At Daisy, we often find that a lot of businesses that have embraced public cloud are putting their web front end in the cloud, but are keeping the back-end databases to these applications on-premise due to security concerns or data sovereignty and regulatory pressures, which, in its own right, is creating latency issues.


Until now, the biggest blocker to larger scale public cloud adoption has been security risk. Whether the blockers are real or perceived, there are real legislative constraints that govern what organisations do which are coupled with the increased prevalence of cyber crime.

Enter Microsoft Azure Stack; a real hybrid cloud solution…

With consumer computing driving demands and expectations, IT organisations find themselves having to meet growing business requirements to serve up data and applications quickly, cost-effectively and securely.

Microsoft is leading the way in responding to this demand, whilst acknowledging the very real constraints that organisations face with Microsoft Azure Stack, a hybrid cloud platform product that allows organizations to deliver Microsoft Azure services from their own data centre. The industry buzz around Azure Stack has been unprecedented. At Microsoft’s 2016 Ignite Conference in Atlanta, GA, all the Azure Stack sessions were bursting at the seams, such was the early level of interest from customers and partners alike. The key draw to this solution is that it provides the same consistent cloud service delivery model as Microsoft Azure do in the public cloud, but without applications having to leave the data centre.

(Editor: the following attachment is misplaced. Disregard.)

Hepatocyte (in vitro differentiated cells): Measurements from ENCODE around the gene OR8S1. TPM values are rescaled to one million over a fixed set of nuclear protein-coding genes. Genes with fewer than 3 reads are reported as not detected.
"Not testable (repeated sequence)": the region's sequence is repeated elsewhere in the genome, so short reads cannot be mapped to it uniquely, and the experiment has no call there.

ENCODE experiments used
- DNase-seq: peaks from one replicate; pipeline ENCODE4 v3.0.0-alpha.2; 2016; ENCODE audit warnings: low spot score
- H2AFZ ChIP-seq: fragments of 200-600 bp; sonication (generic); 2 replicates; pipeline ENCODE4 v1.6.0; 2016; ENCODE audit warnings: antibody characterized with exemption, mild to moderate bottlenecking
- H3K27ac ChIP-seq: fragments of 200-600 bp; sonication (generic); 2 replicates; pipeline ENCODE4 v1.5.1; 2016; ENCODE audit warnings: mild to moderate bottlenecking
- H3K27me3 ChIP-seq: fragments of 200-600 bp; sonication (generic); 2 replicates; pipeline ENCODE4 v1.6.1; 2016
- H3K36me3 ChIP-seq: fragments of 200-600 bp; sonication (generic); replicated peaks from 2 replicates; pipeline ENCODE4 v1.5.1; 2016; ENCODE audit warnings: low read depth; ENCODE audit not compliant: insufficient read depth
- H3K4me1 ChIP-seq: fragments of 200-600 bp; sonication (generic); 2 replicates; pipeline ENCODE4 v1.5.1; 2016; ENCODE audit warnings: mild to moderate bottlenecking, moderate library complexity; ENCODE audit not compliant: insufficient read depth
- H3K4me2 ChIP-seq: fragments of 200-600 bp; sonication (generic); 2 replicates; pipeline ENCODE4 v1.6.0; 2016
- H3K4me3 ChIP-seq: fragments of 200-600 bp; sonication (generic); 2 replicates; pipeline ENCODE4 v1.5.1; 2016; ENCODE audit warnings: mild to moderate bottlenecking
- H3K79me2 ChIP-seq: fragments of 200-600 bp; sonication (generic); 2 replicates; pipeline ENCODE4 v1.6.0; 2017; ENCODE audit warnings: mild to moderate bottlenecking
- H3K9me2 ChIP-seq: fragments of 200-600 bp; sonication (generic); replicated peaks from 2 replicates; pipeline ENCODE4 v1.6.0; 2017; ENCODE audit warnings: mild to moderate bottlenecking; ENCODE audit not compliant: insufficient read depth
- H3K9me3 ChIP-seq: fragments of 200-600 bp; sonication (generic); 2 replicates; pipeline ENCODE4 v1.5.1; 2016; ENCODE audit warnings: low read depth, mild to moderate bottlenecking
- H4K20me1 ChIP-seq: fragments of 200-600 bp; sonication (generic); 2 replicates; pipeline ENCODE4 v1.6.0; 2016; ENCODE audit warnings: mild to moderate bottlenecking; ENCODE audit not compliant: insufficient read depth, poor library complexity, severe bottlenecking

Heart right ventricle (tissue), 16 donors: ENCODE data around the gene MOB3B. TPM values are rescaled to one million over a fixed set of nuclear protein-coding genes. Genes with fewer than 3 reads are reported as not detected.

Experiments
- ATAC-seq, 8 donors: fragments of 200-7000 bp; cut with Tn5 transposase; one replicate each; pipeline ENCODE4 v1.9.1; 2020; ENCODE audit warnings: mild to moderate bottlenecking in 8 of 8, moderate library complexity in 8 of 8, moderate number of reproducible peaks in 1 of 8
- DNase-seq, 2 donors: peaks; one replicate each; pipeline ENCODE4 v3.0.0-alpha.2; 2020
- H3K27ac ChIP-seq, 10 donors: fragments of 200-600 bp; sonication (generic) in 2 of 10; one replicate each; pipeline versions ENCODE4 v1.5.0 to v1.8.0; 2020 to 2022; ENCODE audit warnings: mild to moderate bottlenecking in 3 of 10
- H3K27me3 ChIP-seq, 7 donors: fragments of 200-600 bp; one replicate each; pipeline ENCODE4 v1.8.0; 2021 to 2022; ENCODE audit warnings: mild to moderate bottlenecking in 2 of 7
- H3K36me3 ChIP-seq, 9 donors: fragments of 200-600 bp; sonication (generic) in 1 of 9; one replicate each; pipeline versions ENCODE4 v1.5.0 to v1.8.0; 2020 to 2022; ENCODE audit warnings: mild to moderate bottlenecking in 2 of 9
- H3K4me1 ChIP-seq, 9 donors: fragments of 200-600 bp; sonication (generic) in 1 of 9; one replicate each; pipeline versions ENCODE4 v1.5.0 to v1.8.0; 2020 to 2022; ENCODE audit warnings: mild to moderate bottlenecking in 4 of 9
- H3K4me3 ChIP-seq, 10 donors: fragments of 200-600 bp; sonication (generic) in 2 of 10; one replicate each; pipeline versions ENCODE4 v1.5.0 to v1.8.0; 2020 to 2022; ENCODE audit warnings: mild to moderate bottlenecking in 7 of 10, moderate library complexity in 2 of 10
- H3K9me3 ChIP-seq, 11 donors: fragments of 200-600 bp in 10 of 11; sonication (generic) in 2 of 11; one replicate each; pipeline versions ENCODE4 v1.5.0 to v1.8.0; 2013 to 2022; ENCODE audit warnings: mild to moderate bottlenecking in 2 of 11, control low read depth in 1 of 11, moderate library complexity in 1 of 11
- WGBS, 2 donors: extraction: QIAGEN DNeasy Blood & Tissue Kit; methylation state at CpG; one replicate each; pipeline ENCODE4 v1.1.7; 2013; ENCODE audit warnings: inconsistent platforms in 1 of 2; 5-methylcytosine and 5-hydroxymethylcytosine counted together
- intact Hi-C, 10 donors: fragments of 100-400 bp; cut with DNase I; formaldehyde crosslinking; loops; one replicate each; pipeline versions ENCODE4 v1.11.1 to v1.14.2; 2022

In this way, Microsoft Azure Stack addresses the three main challenges to adopting public cloud that organisations face:

  1. From a technology standpoint, Microsoft Azure Stack allows organisations to run some data and applications locally and some in the public cloud, but because the platform is the same, they achieve seamless integration and lower management costs;